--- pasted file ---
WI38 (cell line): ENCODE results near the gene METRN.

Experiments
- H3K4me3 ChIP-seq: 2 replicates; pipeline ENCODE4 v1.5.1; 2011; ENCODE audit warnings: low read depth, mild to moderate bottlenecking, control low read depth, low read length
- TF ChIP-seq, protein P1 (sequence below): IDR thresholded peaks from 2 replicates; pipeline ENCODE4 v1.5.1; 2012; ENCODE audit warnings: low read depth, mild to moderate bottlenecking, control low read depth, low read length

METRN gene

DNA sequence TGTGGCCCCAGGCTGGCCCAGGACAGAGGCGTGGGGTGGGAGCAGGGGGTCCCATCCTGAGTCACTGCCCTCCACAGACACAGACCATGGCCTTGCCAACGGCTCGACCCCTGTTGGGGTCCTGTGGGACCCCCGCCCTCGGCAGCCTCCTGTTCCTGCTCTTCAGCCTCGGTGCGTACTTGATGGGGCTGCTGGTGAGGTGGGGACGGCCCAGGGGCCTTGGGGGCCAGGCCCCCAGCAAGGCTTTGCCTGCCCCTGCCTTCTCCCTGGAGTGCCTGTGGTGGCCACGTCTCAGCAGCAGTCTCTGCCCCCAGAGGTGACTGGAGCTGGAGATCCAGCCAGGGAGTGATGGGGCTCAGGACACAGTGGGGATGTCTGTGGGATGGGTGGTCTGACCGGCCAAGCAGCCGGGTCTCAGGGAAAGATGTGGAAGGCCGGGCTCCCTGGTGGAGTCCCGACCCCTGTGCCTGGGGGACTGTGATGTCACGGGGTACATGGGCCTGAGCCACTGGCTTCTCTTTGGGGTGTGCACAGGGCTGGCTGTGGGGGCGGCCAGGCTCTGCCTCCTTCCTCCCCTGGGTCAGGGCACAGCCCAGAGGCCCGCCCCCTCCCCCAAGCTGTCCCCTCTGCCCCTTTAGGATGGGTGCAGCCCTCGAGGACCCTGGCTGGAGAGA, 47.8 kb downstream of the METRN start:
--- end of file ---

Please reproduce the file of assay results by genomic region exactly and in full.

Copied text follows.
WI38 (cell line): ENCODE results near the gene METRN.

Experiments
- H3K4me3 ChIP-seq: 2 replicates; pipeline ENCODE4 v1.5.1; 2011; ENCODE audit warnings: low read depth, mild to moderate bottlenecking, control low read depth, low read length
- TF ChIP-seq, protein P1 (sequence below): IDR thresholded peaks from 2 replicates; pipeline ENCODE4 v1.5.1; 2012; ENCODE audit warnings: low read depth, mild to moderate bottlenecking, control low read depth, low read length

METRN gene

DNA sequence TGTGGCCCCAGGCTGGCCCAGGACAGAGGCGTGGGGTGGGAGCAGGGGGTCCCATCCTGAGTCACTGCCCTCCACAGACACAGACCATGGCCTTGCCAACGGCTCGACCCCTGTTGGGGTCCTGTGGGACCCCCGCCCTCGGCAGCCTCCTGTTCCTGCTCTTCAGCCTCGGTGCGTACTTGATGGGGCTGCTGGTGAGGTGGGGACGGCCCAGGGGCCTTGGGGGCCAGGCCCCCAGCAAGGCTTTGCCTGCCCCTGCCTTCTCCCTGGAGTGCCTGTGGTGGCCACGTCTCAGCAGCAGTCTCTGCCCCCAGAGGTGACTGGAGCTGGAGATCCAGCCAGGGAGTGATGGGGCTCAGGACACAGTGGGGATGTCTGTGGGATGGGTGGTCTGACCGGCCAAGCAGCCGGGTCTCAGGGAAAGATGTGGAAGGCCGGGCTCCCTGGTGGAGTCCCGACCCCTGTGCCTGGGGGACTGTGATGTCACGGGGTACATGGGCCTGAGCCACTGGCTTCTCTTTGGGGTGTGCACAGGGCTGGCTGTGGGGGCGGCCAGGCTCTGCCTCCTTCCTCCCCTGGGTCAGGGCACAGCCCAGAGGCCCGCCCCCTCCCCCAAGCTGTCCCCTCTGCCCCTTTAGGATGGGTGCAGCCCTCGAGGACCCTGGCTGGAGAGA, 47.8 kb downstream of the METRN start: